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Prospects For Ukraine In NATO Remain Dim In Tallinn


U.S. Secretary of Defense Robert Gates in Tallinn
Defense ministers from NATO states and Ukraine met in the Estonian capital, Tallinn, to discuss Kyiv's prospects for eventual membership in the alliance.

While the meeting left little doubt that NATO still wants Ukraine within the Atlantic alliance, it also made it clear that Russia's opposition to Ukraine's membership remains a strong reason for NATO to maintain its current go-slow approach.

NATO Secretary-General Jaap de Hoop Scheffer indirectly referred to the concerns over Moscow as he reaffirmed the right of Ukraine to choose its military partners.

"A country's right to freely choose its security alignments is another important principle in this regard and test for a Europe we all seek to build," he said as the meeting opened.

Assess Ukraine's Ability

The NATO chief also called the meeting a chance to further assess Ukraine's ability to contribute to NATO and one day play an important role in the alliance.

"The overall theme of our consultations is, I quote, 'NATO-Ukraine relations in an evolving security environment.' And I think our meeting provides and excellent opportunity to exchange views at a high level about the current security environment in the Euro-Atlantic area, as well as to address Ukraine's capabilities to meet modern security challenges and contribute to NATO's operational efforts," he said.

Ukraine's Defense Minister Yuri Yekhanurov said Kyiv is free to decide its own security alliances.

"Will we agree to play dangerous imperialistic games of the 19th and 20th centuries and return to spheres of influence," he said, "or will we follow that basic principle that European democracies have a right to choose their own way to security?"

And Estonian President Hendrik Ilves said he considered NATO's relations with Ukraine crucial to the security of the Black Sea and Balkan regions.

"Ukraine and its fate remain a litmus test for the future of Europe," he told the meeting.

Speed Kyiv's Bid

Yet amid the acknowledgements of Ukraine's importance -- and the importance of self-determination -- there were no indications that the meeting would speed Kyiv's membership bid.

The reason is that the security alliance -- like the EU -- remains divided over how to deal with Moscow.

One camp, including Germany, France, Italy, and Spain, do not want the Ukraine issue to contribute more strain to relations with Moscow in the wake of the Russia-Georgia war. They urge engagement with Russia rather than isolation.

Speaking on November 10, German Chancellor Angela Merkel said neither Georgia nor Ukraine would be ready to join NATO "in the foreseeable future."

The other camp, including the United States and the newer NATO members in Central and Eastern Europe, favors a firm stance toward Moscow and a faster track for Ukraine.

U.S. Defense Secretary Robert Gates has repeatedly pressed allies to put both Ukraine and Georgia on the formal path to joining NATO by issuing them Membership Action Plans (MAPs).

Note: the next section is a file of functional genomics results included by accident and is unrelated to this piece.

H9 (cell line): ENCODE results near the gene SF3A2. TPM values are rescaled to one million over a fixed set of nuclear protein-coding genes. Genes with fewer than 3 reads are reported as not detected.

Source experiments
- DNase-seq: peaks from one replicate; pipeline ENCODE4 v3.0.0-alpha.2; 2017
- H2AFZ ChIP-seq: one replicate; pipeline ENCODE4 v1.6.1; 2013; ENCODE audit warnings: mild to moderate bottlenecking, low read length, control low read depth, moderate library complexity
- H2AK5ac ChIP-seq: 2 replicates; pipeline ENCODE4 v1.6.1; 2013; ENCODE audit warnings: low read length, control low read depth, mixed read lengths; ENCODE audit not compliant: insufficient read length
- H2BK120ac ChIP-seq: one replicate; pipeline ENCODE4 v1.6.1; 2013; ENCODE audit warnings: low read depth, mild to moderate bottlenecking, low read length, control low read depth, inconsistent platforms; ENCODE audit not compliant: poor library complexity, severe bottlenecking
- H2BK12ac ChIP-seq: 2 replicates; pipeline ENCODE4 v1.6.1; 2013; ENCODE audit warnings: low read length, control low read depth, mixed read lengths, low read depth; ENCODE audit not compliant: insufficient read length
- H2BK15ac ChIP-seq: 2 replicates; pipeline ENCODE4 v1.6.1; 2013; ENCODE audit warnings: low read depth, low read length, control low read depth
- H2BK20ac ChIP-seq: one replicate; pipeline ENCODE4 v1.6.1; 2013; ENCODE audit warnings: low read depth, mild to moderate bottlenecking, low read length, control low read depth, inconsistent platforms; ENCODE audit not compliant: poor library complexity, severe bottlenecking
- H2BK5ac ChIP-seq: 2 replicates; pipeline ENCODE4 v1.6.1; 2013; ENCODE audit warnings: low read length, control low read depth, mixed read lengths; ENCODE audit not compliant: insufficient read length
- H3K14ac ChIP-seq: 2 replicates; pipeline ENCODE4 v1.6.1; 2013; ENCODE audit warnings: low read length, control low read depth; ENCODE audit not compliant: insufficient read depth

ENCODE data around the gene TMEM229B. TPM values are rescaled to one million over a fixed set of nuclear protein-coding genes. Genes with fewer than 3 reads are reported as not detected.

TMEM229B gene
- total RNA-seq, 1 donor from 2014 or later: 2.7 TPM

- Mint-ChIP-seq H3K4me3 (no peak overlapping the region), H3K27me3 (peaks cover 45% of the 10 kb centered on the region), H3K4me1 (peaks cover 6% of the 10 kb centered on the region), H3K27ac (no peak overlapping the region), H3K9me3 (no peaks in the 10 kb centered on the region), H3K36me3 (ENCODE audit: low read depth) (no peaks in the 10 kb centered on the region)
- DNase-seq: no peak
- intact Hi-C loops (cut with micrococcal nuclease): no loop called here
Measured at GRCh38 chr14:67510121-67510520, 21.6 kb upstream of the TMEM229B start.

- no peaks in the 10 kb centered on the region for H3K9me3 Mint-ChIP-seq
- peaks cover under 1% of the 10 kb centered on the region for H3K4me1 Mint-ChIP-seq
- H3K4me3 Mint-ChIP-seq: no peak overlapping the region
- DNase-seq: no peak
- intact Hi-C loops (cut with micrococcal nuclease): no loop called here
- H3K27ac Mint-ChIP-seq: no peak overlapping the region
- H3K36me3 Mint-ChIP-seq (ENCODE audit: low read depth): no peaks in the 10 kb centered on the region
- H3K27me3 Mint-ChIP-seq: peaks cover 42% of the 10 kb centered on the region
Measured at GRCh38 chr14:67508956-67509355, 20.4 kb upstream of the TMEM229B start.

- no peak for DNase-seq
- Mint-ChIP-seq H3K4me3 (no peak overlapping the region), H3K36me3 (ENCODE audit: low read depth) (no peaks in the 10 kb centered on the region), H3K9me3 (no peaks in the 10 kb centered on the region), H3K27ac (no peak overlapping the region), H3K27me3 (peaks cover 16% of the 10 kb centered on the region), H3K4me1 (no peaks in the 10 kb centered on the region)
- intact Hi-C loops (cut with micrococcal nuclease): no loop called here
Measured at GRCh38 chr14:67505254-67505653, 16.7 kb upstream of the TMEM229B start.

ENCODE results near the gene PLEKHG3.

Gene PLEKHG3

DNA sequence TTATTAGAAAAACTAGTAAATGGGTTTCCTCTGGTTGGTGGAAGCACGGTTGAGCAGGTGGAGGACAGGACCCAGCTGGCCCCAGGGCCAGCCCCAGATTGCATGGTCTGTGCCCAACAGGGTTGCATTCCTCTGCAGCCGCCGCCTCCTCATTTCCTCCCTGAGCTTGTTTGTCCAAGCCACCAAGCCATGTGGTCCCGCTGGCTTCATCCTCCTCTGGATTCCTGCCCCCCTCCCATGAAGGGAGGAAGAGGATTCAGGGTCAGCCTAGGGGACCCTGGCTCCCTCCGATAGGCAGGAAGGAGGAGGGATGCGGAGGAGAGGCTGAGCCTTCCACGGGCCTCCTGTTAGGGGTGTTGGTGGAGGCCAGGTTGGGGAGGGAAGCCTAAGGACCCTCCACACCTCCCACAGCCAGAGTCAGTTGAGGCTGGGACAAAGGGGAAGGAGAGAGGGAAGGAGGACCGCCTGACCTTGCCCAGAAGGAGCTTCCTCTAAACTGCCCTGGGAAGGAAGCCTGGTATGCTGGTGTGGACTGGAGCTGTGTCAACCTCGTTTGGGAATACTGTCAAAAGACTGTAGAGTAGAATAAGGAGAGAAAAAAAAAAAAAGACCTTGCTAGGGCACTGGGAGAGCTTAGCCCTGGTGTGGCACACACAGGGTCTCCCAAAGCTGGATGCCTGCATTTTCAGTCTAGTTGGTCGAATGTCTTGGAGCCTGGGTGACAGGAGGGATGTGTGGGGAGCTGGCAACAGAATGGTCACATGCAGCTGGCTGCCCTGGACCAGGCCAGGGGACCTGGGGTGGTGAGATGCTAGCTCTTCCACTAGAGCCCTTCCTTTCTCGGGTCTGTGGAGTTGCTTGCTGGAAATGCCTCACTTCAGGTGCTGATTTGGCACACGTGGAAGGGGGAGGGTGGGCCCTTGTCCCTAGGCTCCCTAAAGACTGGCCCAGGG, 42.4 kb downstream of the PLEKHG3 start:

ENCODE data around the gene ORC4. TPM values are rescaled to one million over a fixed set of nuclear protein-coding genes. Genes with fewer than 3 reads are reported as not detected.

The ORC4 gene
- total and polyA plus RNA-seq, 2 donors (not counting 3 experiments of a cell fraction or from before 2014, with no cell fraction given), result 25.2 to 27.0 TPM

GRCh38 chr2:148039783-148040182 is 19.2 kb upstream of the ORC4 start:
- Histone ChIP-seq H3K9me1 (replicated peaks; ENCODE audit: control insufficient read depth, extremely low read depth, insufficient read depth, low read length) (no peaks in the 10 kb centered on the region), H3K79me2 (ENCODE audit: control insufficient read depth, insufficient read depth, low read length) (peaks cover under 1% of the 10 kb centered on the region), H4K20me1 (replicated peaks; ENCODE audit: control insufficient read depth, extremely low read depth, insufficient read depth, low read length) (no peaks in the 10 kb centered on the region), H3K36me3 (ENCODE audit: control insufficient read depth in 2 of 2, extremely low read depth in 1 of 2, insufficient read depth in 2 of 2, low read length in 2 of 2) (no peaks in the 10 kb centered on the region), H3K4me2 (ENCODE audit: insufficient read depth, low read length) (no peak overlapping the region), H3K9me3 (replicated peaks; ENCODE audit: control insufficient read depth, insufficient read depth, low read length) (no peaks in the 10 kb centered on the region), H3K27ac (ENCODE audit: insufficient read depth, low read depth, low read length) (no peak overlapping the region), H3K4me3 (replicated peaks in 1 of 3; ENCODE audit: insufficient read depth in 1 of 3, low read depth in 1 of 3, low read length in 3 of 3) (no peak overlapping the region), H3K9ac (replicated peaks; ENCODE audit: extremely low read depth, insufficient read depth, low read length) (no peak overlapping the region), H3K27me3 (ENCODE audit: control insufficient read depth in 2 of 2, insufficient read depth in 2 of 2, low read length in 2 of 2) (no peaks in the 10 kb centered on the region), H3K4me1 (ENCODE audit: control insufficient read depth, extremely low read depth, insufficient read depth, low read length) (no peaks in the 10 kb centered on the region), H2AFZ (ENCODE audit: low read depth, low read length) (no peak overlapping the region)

But that initiative stalled earlier this year at NATO's April summit in Bucharest.

There, the alliance decided not to give the two former Soviet republics a MAP, but pledged to review the decision at the NATO foreign ministers' meeting scheduled to be held in Brussels in December.

Progress Report

In Tallinn, de Hoop Scheffer said that NATO's foreign ministers will issue Ukraine a progress report in December but gave no sign there would be any further steps than that.

There are other reasons, too, why many NATO states prefer a slower approach with Kyiv, and they have to do with Ukraine's political instability.

Kyiv's two most charismatic leaders, President Viktor Yushchenko and Prime Minister Yulia Tymoshenko, are currently deadlocked in a power struggle whose outcome remains highly uncertain.

The power struggle is not over NATO membership, but the two leaders differ regarding how fast they want to see Ukraine join the alliance. Yushchenko is an ardent NATO supporter. Tymoshenko is seen as not opposing membership, but she also is seen as courting Russian support.

Underlining the extent of the crisis in Kyiv, Yushchenko on November 12 dropped plans for an early parliamentary election he had earlier favored to resolve the political deadlock.

Still, if the meeting in Tallinn does little to bring Kyiv closer to receiving a MAP, it does help to informally clarify what Ukraine needs to boost its chances for membership.

Stabilize NATO Bid

NATO officials say the talks with Ukraine aim to boost democracy and rule of law in the country of 48 million people.

The talks may also serve another purpose, and that is to help publicize Ukraine's NATO bid within Ukraine itself.

An opinion poll at the beginning of this year showed that, overall, less than 20 percent of Ukrainians support joining NATO. Support varies in different parts of the country, with support higher in the pro-EU west than in the pro-Moscow east, but nowhere does it reach a majority.

NATO proponents say part of the reason may be that the Ukraine has never conducted a large-scale information campaign to explain what NATO membership entails. The same opinion poll found that almost 55 percent of Ukrainians feel they do not have enough information about the alliance.

RFE/RL Belarus, Ukraine, And Moldova Report

RFE/RL Belarus, Ukraine, And Moldova Report

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